Within a few months a huge envelope arrived with complimentary copies of FMoF #18 (July, 1962). On page 14 began what had now morphed into Dante's Inferno. There it was, a full-fledged article! Containing, as Dante later commented, "words that he didn't even understand." The 50 "worst films" listing was in alphabetical order begining with Adventure Island (1947) and winding up with Zombies on Broadway (1945). Two of Ed Wood's films were included: Bride of the Monster was listed as #7, and sandwiched between The Phantom From 10,000 Leagues (listed as Phantom of 20,000 Leagues) and Revolt of the Zombies was Plan 9 From Outer Space at #39. The entire comment was "I had heard a lot about Plan 9 From Outer Space and saw it to see if it was as bad as they said [although he doesn't elaborate on who "they" were]. It was even worse! There is a distinct possibility that it was the cheapest film ever made. The entire cast was awful. Special effects were laughable and even the old clips of Bela Lugosi were poor. The scene where Tor Johnson rose from the grave was the only good 5 seconds in the whole film. Vampira, Johnson, Lyle Talbot all wasted."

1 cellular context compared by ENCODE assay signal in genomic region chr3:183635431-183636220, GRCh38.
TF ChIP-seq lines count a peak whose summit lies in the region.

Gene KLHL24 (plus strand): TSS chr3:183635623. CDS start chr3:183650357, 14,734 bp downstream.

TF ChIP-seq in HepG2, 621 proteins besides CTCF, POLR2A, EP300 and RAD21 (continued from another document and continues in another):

Similar pans described the other titles in Dante's Inferno. Soon after, Joe Dante was listed in CofF #3 (1963), and by issue #4 was a contributing editor. His editorial duties included compiling the Frankenstein (TV) Movie Guide. In his reflections of FMoFs 1 though 50 in Famous Monster of Filmland (Imagine, 1986), Forry Ackerman, writes about Dante's Inferno and the repurcussions it caused. He wrote that the young fan from New Jersey was a "Joe Nobody" and that he truly felt no one would take the article seriously. However, FMoF's publisher Jim Warren irately told him American International's president James H. Nicholson was fuming. His company was planning to reissue a few of the titles panned in the article. It was also made known that if FMoF were to now run articles putting down Imagi-Movies, it could be devastating. Producers and releasing companies would not want to promote anything, past or present, on the magazine's pages. Warren flatly told him "Don't ever run a criticism of another picture!"